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Thread: Indoor Pool - What should be considered?

  1. Back To Top    #1
    stever's Avatar
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    Indoor Pool - What should be considered?

    Hello,

    My father is wanting to build an indoor pool -- their house is in a very windy area, etc. It'll keep the pool cleaner and used more year-round as well. He'll have solar (of course) for at leeat 100% of the pool area.

    What are the concerns with an indoor pool? Can anybody help with the following (or other issues):

    1) how much venting is needed to keep windows from fogging up/mold & mildew?

    2) what materials should be used and avoided for the construction of the pool-house? He is looking to build a traditional 'house' around the pool (or rather a pool within a house) -- no a pre-fab metal enclosure. Can the walls be paperless drywall with a plaster finish?

    3) what particular chemical balance issues are there?

    4) How much less evaporation/heat loss is there? Will solar be enough to heat (little or no direct sun) the pool alone?


    Thanks!

    ps. the county is making him put fire-sprinklers in the ceiling over the pool..... ***?
    Pool: 625 SF Free-Form In-Ground Shotcrete Pool w/7.5' dia spa.(8 jets), 24" raised bond beam (22,500 gal)
    Pentair Equip: Intelliflo VF Pump, MasterTemp 400 Heater, IC40 SWG, Quad DE 100 Filter
    Automation: IntelliTouch i7+3 (+ extender panel), 6 Jandy Automated Valves (S, R, Spa Bypass, Solar, Cleaner, Spillway)
    Other: 75% Solar, Kreepy Kruiser Cleaner, Tan Hip-Hop Diving Board (a bit curved) on 606 Cantilever Base (SR Smith)
    Links: [TFP Pool Build Thread] - [TFP Landscaping Thread]

  2. Back To Top    #2
    JasonLion's Avatar
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    You really need a professional indoor pool designer to develop the plans for you. Indoor pools are more complex to deal with than outdoor pools. You need massive amounts of ventilation and depending on planned usage you may need massive amounts of dehumidification. Without the dehumidification the air above the pool will tend towards 100% humidity. It is possible to build a room that can survive that but it requires special materials and is generally difficult to do and it isn't all that pleasant to be in. No way do you want that 100% humidity air getting into your living space if the two are connected.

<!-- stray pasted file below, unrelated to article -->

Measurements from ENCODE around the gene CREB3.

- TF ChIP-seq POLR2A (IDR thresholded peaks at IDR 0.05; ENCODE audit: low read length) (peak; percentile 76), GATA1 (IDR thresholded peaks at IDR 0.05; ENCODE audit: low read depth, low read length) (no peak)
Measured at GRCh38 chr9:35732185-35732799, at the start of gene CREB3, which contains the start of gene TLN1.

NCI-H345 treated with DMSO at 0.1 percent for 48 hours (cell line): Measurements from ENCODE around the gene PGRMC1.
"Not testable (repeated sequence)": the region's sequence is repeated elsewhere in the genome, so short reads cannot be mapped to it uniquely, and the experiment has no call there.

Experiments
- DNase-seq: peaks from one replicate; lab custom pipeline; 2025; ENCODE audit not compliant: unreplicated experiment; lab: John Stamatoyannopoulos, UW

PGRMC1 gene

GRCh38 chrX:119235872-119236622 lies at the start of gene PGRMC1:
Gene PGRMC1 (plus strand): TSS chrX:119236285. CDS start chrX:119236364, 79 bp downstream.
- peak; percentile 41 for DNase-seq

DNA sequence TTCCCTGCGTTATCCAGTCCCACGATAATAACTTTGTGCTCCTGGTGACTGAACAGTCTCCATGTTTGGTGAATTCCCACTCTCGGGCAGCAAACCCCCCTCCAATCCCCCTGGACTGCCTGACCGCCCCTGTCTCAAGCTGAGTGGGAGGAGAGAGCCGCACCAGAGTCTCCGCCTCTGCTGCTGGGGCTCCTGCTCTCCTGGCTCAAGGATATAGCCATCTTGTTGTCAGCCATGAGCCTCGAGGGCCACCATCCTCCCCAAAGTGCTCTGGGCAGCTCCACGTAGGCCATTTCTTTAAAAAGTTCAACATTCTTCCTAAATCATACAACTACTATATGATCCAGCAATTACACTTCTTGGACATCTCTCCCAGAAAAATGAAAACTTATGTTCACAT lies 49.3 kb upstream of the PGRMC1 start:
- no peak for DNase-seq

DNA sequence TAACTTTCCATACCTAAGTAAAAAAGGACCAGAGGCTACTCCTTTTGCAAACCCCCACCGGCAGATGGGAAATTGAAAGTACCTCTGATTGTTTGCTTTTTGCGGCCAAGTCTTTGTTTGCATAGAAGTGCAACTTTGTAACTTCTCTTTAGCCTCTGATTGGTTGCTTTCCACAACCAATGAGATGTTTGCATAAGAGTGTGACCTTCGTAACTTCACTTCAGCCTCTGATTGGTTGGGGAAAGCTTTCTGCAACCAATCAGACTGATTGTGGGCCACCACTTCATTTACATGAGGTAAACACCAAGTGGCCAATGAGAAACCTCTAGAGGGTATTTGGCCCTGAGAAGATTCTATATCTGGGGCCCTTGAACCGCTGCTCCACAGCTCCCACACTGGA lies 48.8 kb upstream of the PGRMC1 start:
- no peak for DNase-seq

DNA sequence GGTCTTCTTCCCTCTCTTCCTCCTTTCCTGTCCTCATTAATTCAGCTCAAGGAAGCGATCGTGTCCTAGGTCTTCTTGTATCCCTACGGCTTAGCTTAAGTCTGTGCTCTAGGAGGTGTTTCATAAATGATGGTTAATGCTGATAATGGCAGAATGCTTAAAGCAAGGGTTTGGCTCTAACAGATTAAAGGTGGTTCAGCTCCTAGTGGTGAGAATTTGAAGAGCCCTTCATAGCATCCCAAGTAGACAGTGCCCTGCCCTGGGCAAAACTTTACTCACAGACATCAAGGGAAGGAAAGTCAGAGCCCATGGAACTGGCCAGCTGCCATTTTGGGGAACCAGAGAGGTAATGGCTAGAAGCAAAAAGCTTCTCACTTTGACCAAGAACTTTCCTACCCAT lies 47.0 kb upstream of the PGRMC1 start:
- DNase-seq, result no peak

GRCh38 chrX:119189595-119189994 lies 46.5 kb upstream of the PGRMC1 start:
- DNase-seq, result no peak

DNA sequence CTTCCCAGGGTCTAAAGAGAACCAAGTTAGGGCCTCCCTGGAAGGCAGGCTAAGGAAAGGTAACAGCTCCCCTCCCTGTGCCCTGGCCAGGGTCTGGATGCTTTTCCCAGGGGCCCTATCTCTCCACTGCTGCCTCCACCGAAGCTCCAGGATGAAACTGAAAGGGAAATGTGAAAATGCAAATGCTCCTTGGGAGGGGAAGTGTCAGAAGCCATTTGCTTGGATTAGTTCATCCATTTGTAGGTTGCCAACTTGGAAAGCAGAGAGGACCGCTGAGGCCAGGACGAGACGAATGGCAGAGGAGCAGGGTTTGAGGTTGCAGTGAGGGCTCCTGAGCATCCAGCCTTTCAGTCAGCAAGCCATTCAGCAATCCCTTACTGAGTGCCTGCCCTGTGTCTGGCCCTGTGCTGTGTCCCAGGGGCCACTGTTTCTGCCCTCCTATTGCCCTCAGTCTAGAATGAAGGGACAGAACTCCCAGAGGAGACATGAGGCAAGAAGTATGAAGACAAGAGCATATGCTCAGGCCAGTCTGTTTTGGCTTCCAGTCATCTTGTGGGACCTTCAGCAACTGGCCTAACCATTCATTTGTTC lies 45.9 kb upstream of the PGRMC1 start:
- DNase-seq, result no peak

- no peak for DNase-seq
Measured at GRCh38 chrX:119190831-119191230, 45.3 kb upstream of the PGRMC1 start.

The pool chemistry gets a little more complicated as well, since CC tends to buildup without sunlight to help get rid of it. There are various strategies to combat that, MPS, SWG, UV etc. In general more attention is required.

    Heating is usually easier. The high humidity reduces evaporation, which is normally the primary cause of heat loss.
    19K gal, vinyl, 1/2 HP WhisperFlo pump, 200 sqft cartridge filter, AutoPilot Digital SWG, Dolphin Dynamic cleaning robot
    Creator of PoolMath and Pool Calculator. Other handy links: Support this site, TF Test Kits, Pool School

  3. Back To Top    #3
    stever's Avatar
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    Quote Originally Posted by JasonLion
    You really need a professional indoor pool designer to develop the plans for you. Indoor pools are more complex to deal with than outdoor pools. You need massive amounts of ventilation and depending on planned usage you may need massive amounts of dehumidification. Without the dehumidification the air above the pool will tend towards 100% humidity. It is possible to build a room that can survive that but it requires special materials and is generally difficult to do and it isn't all that pleasant to be in. No way do you want that 100% humidity air getting into your living space if the two are connected.